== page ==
The program is essentially play-based, integrating academic topics along the way as they make sense within the context of whatever play or projects the kids are working on. So if you are interested in an explicit preschool program that focuses more on drilling pre-math and pre-literacy skills, APS is probably not the school for you. Also, the kids play a lot outside unless it is really raining, so you need to be comfortable with your kid getting a little messy and dirty and occasionally coming home in an outfit not his own from the wonderful closet of extra clothes that they keep. For us, this was the perfect place -- I wanted my kids to be playing in the sun and the water and dirt as much as possible (learning all sorts of things along the way, of course!) before they had to go to Kindergarten and sit at a desk.
When my daughter graduated a year and a half ago, I was only half joking when I told the school directors that I was so sad to be leaving, that we might just have to have a third kid so that we could come back to APS. Now we actually have a new baby and sure enough, she'll be starting at APS later this spring when she's about 6 months old. I can't wait to be back! Huge APS fan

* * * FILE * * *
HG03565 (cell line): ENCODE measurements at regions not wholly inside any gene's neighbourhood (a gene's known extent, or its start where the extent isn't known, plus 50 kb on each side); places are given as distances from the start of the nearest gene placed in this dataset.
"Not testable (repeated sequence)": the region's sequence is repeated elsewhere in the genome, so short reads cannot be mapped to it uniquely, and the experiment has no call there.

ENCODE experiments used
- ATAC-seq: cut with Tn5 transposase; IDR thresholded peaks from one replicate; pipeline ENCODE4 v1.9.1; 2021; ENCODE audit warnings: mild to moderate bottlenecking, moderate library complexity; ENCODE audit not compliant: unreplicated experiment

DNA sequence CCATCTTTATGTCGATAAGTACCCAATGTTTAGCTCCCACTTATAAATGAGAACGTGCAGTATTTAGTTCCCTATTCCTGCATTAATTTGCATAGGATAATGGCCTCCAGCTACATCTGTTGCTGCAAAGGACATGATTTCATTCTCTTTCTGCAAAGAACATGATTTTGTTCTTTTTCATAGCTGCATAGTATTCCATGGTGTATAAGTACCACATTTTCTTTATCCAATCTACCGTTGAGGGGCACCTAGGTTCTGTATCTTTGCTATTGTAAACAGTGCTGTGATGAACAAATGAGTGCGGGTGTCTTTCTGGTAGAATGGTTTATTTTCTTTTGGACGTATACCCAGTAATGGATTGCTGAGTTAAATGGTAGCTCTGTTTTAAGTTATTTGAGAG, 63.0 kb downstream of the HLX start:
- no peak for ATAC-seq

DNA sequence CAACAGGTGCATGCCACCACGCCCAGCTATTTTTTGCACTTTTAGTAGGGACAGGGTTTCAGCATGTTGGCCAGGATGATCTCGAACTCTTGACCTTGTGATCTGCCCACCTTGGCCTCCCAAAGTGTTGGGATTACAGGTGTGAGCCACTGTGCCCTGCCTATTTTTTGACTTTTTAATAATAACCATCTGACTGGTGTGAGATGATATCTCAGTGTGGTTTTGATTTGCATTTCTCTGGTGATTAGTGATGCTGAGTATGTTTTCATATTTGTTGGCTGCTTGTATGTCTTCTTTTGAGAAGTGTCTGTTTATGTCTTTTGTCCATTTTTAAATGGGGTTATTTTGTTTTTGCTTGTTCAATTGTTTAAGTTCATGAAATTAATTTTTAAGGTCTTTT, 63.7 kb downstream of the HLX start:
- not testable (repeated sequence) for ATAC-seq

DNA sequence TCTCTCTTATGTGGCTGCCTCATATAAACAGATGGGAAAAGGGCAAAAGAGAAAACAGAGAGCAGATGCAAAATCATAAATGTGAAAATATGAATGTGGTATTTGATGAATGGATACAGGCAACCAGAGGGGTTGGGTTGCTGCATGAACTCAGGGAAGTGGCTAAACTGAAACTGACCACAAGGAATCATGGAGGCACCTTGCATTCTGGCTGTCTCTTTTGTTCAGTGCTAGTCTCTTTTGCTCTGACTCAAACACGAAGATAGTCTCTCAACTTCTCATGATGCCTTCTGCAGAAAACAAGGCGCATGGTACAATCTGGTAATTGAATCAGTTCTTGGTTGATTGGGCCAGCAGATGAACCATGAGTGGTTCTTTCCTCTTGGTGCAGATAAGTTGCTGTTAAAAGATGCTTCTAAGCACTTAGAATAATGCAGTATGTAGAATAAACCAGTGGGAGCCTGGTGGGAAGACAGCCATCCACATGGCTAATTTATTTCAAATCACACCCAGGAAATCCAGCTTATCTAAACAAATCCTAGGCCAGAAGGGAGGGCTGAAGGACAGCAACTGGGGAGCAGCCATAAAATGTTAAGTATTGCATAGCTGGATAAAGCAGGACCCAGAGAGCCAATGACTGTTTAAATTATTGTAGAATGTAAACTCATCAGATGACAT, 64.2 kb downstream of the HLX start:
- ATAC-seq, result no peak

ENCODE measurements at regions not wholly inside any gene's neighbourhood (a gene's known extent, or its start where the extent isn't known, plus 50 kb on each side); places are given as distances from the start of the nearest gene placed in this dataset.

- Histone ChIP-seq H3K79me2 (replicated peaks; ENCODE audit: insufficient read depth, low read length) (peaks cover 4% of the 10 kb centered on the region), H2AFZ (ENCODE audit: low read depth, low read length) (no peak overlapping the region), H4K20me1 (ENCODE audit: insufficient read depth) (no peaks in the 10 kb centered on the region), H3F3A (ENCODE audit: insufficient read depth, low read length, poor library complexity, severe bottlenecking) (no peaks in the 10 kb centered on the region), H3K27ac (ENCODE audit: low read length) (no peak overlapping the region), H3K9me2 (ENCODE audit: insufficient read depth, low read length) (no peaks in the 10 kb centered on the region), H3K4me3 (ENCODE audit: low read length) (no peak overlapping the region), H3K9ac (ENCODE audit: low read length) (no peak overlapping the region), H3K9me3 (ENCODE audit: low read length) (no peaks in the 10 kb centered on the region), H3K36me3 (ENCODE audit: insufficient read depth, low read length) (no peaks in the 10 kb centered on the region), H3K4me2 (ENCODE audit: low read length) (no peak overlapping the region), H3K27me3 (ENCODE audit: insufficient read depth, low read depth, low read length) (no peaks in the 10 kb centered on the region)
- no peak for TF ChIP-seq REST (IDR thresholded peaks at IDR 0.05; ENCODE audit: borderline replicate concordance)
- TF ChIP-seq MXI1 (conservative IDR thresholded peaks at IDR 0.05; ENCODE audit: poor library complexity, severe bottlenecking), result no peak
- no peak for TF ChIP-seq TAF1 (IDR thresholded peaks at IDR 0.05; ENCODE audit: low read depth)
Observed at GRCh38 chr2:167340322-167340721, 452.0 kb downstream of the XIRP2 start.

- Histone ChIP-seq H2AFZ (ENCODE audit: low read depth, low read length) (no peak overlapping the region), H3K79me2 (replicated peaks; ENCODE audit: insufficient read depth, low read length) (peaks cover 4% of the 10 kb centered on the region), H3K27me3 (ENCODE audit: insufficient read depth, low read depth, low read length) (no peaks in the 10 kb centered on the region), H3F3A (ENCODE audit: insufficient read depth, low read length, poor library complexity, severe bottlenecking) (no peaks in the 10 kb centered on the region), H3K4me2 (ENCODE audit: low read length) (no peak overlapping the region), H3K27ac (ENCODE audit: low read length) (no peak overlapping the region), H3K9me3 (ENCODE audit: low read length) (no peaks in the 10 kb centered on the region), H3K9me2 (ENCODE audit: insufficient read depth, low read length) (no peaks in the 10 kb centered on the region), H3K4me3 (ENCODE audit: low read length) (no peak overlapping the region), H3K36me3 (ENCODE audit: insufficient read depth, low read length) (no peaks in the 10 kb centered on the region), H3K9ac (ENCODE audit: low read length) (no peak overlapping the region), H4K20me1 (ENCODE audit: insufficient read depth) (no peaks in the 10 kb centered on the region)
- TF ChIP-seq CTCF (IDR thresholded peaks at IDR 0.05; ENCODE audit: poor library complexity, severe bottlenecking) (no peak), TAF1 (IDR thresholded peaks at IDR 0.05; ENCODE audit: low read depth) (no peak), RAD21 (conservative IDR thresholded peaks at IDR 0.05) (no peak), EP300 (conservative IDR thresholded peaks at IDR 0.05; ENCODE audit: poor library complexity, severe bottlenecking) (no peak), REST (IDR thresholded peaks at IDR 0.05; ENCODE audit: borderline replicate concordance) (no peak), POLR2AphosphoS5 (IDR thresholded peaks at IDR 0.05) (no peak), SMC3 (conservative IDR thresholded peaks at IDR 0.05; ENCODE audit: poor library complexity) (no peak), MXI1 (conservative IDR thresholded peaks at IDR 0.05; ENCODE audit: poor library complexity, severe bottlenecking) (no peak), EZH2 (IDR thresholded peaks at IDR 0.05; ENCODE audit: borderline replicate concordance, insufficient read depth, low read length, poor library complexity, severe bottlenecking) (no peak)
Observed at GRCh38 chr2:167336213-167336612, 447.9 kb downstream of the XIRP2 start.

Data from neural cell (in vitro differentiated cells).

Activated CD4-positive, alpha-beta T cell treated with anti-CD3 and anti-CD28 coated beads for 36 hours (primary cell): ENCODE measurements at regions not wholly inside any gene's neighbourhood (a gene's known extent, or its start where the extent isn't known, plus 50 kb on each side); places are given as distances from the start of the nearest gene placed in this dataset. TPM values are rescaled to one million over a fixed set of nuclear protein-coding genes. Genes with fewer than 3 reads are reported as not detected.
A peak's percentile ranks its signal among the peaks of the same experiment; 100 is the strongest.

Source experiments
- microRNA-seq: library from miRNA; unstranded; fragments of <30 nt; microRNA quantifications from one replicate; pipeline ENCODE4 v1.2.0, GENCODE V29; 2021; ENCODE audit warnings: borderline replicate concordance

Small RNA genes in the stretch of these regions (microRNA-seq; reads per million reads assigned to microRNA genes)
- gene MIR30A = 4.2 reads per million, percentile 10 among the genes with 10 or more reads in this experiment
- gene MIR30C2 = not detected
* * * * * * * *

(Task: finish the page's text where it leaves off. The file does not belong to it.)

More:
We have been an APS family for 4 years now - our daughter started at 2 and our son is currently in the 2-3 yr old group. We are consistently impressed and amazed with APS, and it's been an incredible experience for both of our kids and for us as a family. Our kids have always been engaged, super happy, tired, grubby and totally sated from a full day of exploration when we come to pick them up. It's hard to know where to start as there are so many great elements to the school -- the teachers are endlessly loving, creative, dedicated, and skilled in their knowledge of Reggio Emilia and how they bring it to the program. The leadership has supported many of the teachers in going to Italy for intensive training in Reggio Emilia - this is much more than mere talk of a philosophy, it is a true passion for these teachers and it blows us away - the quality of engagement around building projects based on inquiry with the children, the documentation of these projects involving multi-media, the dialogue amongst the teachers as they constantly explore questions related to child development and Reggio curricula. The school has an anti-bias curriculum and focus on conflict resolution with many skills in building language for addressing conflict. The yard is fantastic, and kids are outside exploring with natural materials for much of the day. Kids have their morning core group and primary teachers who are with them and develop deep bonds over the years, and then have time with the broader community in the afternoon. The afternoon program has become really strong - one day you show up for pick up, and the kids have made paintbrushes out of dried grass and their own paint out of clay, and they're hanging up pictures they've made from them; the next day, they're hard at work on a special message-writing project. Collaboration, love, direct communication, down to earth-ness, respect, truly seeing the children, critical questioning with children - these are all words that come to mind. There is no snazzy ''production art'' made to impress parents, very little fanciness and frills, but all true substance when you look around the classrooms. The parent community is fantastic and we are currently engaging in a parent-teacher collaboration on social justice and anti-bias in a preschool curriculum. We are a two mom family and have appreciated the diversity of many forms in the school and the ways in which the school doesn't do ''the talk'' around diversity but truly honors, celebrates and reflects families of all forms and is intentional in how they go about this in the curriculum. If you want rigid structure and fanciness, this may not be the school for you. If you want the gentle structure that comes from support of kids' self sufficiency, confidence, and deep bonds of love and trust, this will be a good fit. If you want your child to get to truly be a child, to explore the world and grow and be nourished in all ways, head straight for APS! You won't be sorry. Check out other recent reviews from an inquiry from Feb 11th newsletter too. And - bonus! - APS is also expanding its space and starting a pre-K program. aps rocks!